Salt Lake City (USA) Urban-to-Rural CO2 Gradient

By | August 6, 2007

What was learned
The highest CO2 concentrations, occasionally exceeding 500 ppm, were recorded during wintertime inversions, with the downtown site showing the highest CO2 concentrations at night, but exhibiting similar values to the neighborhood site in the daytime, while the rural site, according to the four researchers, "showed consistently lower and relatively constant values." This pattern was also observed in the summer, although they found that "absolute CO2 concentrations were lower at all three sites, particularly during afternoon, well-mixed atmospheric conditions." In addition, they report that the "inverse analysis of CO2 sources and the O isotope composition of ecosystem respiration showed large contributions (>50%) of natural gas combustion to atmospheric CO2 in the wintertime, particularly at the city center, and large contributions (>60%) of biogenic respiration to atmospheric CO2 during the growing season, particularly at the rural site."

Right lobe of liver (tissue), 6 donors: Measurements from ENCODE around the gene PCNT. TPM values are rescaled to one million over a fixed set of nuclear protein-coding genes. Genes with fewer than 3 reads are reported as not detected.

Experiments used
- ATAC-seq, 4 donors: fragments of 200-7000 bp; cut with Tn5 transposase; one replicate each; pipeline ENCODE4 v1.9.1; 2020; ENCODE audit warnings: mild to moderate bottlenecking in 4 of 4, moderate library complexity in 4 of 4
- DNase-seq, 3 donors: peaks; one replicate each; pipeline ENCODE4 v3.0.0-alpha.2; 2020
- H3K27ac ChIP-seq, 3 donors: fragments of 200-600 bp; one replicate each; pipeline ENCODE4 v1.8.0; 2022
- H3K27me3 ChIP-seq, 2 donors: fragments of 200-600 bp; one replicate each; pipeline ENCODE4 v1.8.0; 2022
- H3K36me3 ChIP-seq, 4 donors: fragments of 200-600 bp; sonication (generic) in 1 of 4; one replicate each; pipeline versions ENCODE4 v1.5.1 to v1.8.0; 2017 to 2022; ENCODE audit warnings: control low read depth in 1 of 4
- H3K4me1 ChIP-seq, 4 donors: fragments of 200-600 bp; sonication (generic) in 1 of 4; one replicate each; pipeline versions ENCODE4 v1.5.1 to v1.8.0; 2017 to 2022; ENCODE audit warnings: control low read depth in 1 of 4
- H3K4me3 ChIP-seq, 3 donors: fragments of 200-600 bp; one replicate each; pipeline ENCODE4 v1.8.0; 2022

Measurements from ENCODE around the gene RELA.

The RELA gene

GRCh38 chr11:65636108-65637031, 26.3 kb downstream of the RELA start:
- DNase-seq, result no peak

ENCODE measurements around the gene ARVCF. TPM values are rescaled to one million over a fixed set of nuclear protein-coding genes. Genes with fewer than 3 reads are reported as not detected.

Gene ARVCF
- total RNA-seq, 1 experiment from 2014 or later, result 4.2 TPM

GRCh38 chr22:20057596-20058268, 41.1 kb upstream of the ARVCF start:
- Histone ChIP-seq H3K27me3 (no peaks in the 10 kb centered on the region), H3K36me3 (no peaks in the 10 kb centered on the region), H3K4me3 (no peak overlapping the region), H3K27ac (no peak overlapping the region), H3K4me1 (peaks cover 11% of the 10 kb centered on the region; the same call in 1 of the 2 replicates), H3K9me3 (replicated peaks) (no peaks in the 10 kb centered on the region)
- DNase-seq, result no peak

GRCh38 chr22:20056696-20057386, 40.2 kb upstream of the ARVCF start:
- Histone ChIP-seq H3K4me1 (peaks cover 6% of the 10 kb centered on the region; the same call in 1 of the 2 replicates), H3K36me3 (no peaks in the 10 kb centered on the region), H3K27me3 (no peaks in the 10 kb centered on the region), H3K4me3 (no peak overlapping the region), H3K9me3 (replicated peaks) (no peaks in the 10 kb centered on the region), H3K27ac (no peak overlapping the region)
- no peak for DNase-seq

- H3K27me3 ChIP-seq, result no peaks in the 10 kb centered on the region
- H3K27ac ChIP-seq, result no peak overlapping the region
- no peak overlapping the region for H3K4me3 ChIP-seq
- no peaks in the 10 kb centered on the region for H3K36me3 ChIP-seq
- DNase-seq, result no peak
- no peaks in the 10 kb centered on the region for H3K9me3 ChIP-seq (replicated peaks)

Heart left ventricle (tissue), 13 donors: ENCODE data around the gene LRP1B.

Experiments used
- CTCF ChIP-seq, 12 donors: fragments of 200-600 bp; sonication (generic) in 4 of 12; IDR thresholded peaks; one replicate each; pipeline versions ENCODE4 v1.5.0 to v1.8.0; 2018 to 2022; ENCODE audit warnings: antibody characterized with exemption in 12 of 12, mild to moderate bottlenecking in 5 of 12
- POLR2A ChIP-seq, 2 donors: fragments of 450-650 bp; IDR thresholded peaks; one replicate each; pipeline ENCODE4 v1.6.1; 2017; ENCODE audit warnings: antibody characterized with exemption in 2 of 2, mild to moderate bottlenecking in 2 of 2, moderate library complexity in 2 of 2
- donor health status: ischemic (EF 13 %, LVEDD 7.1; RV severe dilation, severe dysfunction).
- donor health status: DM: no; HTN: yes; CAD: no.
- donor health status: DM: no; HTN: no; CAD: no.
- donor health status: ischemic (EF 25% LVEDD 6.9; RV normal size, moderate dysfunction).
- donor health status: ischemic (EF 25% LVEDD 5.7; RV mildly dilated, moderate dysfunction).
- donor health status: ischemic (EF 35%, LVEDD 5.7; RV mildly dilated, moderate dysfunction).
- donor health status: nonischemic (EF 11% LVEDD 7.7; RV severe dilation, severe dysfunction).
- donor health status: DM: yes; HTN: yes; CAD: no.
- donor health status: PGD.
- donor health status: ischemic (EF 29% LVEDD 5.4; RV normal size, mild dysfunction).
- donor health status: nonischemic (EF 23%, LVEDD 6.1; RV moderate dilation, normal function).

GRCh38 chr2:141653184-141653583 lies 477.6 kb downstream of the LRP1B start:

What it means
Pataki et al. say their results "illustrate that spatial and temporal patterns of urban CO2 concentrations and isotopic composition can be used to infer patterns of energy use by urban residents as well as plant and soil processes in urban areas," concluding that "these measurements have great potential for inferring patterns of human activities and biological respiration in complex, human-dominated ecosystems."

Reviewed 1 August 2007

Reference
Pataki, D.E., Xu, T., Luo, Y.Q. and Ehleringer, J.R. 2007. Inferring biogenic and anthropogenic carbon dioxide sources across an urban to rural gradient. Oecologia 152: 307-322.

http://www.co2science.org/scripts/CO2ScienceB2C/articles/V10/N31/C3.jsp